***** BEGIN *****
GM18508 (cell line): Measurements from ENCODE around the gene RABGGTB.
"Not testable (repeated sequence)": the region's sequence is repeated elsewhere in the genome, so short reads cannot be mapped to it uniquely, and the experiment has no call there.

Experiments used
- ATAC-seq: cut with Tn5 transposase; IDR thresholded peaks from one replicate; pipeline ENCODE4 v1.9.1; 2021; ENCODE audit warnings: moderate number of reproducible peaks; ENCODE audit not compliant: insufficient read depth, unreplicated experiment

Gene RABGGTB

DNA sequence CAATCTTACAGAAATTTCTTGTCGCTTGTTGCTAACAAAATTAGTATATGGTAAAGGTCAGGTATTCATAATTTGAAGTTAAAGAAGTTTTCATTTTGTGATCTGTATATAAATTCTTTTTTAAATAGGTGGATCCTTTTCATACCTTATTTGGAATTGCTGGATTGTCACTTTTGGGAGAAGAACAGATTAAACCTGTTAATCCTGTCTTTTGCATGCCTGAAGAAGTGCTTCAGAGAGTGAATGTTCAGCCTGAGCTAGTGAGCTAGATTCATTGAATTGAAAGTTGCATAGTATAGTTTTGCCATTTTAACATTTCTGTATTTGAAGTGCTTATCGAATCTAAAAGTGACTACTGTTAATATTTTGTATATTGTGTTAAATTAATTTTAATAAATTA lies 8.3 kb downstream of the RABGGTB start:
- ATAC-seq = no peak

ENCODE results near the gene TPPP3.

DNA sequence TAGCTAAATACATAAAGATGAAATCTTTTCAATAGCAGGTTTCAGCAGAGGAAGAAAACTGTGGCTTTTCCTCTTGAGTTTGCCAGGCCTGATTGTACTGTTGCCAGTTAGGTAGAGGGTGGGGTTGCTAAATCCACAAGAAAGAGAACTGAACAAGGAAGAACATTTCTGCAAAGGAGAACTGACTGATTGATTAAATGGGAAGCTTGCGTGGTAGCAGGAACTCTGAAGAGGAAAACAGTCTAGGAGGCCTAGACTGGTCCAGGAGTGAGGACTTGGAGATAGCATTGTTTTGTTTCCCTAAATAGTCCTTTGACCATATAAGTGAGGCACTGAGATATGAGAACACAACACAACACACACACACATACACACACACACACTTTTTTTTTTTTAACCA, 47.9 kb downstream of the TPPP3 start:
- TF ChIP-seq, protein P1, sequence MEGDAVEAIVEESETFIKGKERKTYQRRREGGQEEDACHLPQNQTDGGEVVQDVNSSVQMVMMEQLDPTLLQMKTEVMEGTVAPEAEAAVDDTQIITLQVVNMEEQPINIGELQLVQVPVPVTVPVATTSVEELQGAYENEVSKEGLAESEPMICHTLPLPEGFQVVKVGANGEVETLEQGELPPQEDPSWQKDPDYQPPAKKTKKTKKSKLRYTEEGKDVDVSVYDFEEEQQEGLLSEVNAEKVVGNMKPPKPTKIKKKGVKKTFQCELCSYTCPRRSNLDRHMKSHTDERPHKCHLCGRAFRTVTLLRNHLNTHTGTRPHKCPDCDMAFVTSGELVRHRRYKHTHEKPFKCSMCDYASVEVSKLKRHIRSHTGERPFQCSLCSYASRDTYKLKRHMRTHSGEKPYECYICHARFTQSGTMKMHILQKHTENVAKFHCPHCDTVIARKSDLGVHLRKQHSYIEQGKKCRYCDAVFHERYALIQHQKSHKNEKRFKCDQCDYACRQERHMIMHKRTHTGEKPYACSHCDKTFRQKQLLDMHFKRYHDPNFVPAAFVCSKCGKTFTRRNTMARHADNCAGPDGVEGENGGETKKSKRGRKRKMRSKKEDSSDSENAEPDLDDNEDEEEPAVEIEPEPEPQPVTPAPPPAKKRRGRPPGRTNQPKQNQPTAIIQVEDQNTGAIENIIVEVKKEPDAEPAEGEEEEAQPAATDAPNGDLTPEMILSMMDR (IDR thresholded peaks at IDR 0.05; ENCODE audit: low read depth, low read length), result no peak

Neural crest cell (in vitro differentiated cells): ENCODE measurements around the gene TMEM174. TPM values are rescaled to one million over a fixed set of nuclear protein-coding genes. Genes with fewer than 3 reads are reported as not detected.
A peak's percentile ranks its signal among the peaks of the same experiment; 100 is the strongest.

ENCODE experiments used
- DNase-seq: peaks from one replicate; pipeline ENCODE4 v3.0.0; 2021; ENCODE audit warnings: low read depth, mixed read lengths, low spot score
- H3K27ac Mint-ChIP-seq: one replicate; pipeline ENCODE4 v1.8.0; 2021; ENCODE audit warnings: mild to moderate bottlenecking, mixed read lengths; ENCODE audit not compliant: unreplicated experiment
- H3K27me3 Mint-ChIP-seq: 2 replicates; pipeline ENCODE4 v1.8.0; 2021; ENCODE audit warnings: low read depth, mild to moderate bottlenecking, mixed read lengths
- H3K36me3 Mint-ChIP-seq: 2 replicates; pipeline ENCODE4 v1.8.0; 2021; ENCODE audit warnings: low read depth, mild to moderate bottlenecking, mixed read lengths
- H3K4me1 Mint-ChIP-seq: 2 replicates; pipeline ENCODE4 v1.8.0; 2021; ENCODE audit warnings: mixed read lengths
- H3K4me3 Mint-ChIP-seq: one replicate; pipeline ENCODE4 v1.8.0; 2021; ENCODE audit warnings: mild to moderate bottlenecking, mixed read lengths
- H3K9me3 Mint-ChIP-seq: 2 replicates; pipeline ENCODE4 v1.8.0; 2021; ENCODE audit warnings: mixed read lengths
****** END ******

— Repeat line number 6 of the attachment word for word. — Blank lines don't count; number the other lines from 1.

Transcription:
DNA sequence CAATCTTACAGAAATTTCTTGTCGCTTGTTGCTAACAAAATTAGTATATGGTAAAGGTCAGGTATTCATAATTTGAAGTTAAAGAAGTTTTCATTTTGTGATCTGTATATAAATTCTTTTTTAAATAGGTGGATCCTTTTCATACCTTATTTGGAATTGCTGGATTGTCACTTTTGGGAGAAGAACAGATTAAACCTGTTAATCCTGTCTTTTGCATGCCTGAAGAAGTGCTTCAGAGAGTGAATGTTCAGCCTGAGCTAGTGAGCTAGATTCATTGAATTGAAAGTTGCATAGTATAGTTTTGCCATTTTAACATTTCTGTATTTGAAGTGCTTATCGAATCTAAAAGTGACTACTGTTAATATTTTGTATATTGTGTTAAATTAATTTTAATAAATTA lies 8.3 kb downstream of the RABGGTB start: